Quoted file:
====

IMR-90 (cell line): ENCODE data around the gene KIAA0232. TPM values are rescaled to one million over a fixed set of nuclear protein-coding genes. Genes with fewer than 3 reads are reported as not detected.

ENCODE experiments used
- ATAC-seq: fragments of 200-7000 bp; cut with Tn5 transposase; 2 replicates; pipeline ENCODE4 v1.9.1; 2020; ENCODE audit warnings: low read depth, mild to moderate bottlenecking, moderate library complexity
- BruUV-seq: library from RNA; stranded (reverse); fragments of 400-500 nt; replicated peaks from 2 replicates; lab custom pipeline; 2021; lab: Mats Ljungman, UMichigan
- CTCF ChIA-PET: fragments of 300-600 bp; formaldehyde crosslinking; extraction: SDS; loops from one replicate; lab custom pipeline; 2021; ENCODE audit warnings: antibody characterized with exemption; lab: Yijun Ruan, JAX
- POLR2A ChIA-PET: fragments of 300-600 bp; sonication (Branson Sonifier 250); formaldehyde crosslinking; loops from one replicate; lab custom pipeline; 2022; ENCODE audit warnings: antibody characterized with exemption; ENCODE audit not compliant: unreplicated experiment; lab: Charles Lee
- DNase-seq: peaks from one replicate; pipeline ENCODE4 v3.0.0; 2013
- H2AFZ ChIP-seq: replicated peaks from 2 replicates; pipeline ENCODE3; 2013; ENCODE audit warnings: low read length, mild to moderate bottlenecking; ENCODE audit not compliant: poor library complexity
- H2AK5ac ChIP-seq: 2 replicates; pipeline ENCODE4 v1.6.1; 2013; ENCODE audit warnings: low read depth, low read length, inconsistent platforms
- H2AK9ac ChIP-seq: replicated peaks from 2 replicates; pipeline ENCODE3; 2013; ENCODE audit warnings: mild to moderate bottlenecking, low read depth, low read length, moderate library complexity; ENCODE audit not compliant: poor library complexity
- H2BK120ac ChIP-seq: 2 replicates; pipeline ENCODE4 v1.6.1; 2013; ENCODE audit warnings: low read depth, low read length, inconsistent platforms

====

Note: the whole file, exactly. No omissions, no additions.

IMR-90 (cell line): ENCODE data around the gene KIAA0232. TPM values are rescaled to one million over a fixed set of nuclear protein-coding genes. Genes with fewer than 3 reads are reported as not detected.

ENCODE experiments used
- ATAC-seq: fragments of 200-7000 bp; cut with Tn5 transposase; 2 replicates; pipeline ENCODE4 v1.9.1; 2020; ENCODE audit warnings: low read depth, mild to moderate bottlenecking, moderate library complexity
- BruUV-seq: library from RNA; stranded (reverse); fragments of 400-500 nt; replicated peaks from 2 replicates; lab custom pipeline; 2021; lab: Mats Ljungman, UMichigan
- CTCF ChIA-PET: fragments of 300-600 bp; formaldehyde crosslinking; extraction: SDS; loops from one replicate; lab custom pipeline; 2021; ENCODE audit warnings: antibody characterized with exemption; lab: Yijun Ruan, JAX
- POLR2A ChIA-PET: fragments of 300-600 bp; sonication (Branson Sonifier 250); formaldehyde crosslinking; loops from one replicate; lab custom pipeline; 2022; ENCODE audit warnings: antibody characterized with exemption; ENCODE audit not compliant: unreplicated experiment; lab: Charles Lee
- DNase-seq: peaks from one replicate; pipeline ENCODE4 v3.0.0; 2013
- H2AFZ ChIP-seq: replicated peaks from 2 replicates; pipeline ENCODE3; 2013; ENCODE audit warnings: low read length, mild to moderate bottlenecking; ENCODE audit not compliant: poor library complexity
- H2AK5ac ChIP-seq: 2 replicates; pipeline ENCODE4 v1.6.1; 2013; ENCODE audit warnings: low read depth, low read length, inconsistent platforms
- H2AK9ac ChIP-seq: replicated peaks from 2 replicates; pipeline ENCODE3; 2013; ENCODE audit warnings: mild to moderate bottlenecking, low read depth, low read length, moderate library complexity; ENCODE audit not compliant: poor library complexity
- H2BK120ac ChIP-seq: 2 replicates; pipeline ENCODE4 v1.6.1; 2013; ENCODE audit warnings: low read depth, low read length, inconsistent platforms